Loic asked me to speak about building communities, something which I have been doing online since 1992. This is where my passion lies. This is what I am dedicated to. I walked onto the stage with the hope that the things I have learned along the way would help someone in their journey. I became so filled with the enthusiasm around me that I walked off that stage with my head held high. I feel as though I gave one of the best presentations of my life… not because someone told me so, but because I know that I believed in everything I said.

When you are going to speak to an audience – no matter how large or small – don’t talk at them. Talk WITH them. Yes, you need to tell them whatever it is you know. Of course you’re going to try to win them over to your side. But you still have to actually have a conversation with them… much as you do when you are trying to build a community.

Community comes from inside of you. The tools and platforms available are simply that: tools and platforms. They are not the community. Bring people together and give them the tools to connect to each other and then watch as leaders emerge from within. Talk to them. Work with them. Learn about them and grow with them.

Remember that building a community is not about connecting people to you. It’s about connecting them to each other.

Will You Give Second Life a Second Chance?

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The other day, I slagged Second Life for having been overrun by porn and gambling enthusiasts. After I posted the video last week, several of you out there who live in the Second Life community were none too pleased with my assessment, including Phaylen Fairchild. Many of you were quick to point out that while porn and gambling are still found in your online world, they are not what rule the roost anymore. Fair enough, I suppose. I figured the least I could do was to log in and give it another shot for myself, just to see if my opinion could be swayed.

Bottom line? I still don’t get it. Yes, it’s a virtual world / community where you can create your experience – but performance and usability is still ass-nasty (no way around it). It’s just as much of a kluge to use as it was back in the day. I am using a high-end Mac Pro to play around, and it’s still sluggish and slow.

Oliver is one of the people who reached out to me, offering to give me a tour of the newer version. My friend Beth Goza actually designed my avatar back when she worked for Linden Labs. Even with Oliver’s obvious enthusiasm for his world, I still just couldn’t get into it. The frame-rate was just – ick. The sound effects were something straight out of the 70s.

I do understand that the community offers disabled people opportunities they might not otherwise have. I get that many of you truly feel like you’re a part of a wonderful group of friends. However, that doesn’t excuse poor performance in my book, y’all. With all of the advancements in the gaming and online community world, why the hell does this one act as though we’re still stuck in 1995?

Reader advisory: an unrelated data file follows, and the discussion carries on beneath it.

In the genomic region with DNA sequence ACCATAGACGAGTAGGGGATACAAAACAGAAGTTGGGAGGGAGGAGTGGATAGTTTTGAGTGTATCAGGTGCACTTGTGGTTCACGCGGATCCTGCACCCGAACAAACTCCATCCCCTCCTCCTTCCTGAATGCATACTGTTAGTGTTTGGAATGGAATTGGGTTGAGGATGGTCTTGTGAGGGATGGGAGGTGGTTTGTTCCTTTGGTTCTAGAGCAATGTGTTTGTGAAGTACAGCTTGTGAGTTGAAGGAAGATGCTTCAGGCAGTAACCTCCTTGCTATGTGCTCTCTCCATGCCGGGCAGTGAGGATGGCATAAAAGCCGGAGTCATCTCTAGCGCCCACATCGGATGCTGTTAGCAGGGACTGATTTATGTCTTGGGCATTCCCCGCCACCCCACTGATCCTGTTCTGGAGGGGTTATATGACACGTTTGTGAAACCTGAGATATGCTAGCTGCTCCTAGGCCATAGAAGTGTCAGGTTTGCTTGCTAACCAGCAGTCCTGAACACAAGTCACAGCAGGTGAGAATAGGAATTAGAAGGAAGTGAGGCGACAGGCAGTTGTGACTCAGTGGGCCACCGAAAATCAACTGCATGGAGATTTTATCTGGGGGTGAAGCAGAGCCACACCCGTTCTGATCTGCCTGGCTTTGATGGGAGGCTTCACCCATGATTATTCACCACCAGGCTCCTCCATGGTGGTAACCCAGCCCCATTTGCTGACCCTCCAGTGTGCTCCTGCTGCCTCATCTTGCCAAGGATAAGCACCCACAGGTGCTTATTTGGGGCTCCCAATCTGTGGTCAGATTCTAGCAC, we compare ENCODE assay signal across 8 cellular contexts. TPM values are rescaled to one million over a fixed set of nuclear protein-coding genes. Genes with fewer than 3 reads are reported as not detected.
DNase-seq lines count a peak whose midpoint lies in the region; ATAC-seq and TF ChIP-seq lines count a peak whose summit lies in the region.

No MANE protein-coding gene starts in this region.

I applaud those of you who have stayed with Second Life for so many years. I am not in any way questioning you – nor your reasons for wanting to continue your traditions. My slams are against the platform and lack of performance, not the many dedicated users.

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Can Hanging Out Online Help You Lose Weight?

Thousands of dollars are spent every week by people desperately trying to lose weight. Tips, tricks and hints are found everywhere you look. Weight loss is something that millions of people obsess about, and it’s one of the hardest things in the world to achieve. We try every fad, gadget and food that we can get our hands on. Some literally starve themselves to oblivion. Others yo-yo up and down without ever hitting the goal they have set for themselves. We try so hard – in so many ways – to get into the pants size we dream of. Who knew all we had to do was log on to the Internet?

Investigators at the Kaiser Permanente Center for Health Research (KPCHR) designed a website to track the weight of about 350 of the 1,600 overweight or obese participants of a longer-term study. The site was designed to act like a weight-loss program which offers personal counseling and group meetings. The researchers feel that the mixture of accountability and sociability is what made it such a success. The study showed that the more often people logged into the site, the more likely they were to maintain weight loss.

This isn’t surprising to Nancy Makin. She lost more than a quarter of a ton after her sister purchased a computer for her birthday back in 2003. Nancy was afraid to go outdoors, due to the stares and rudeness she encountered when she tipped the scales at 703 pounds. After receiving the computer, she went online and found how easy it was to make friends when someone cannot see you. She began losing weight as she became integrated with an online community. She emphatically states that it wasn’t that she was no longer hungry. The key was the friendships she made, the fact she felt she belonged and the sense of community she came to love.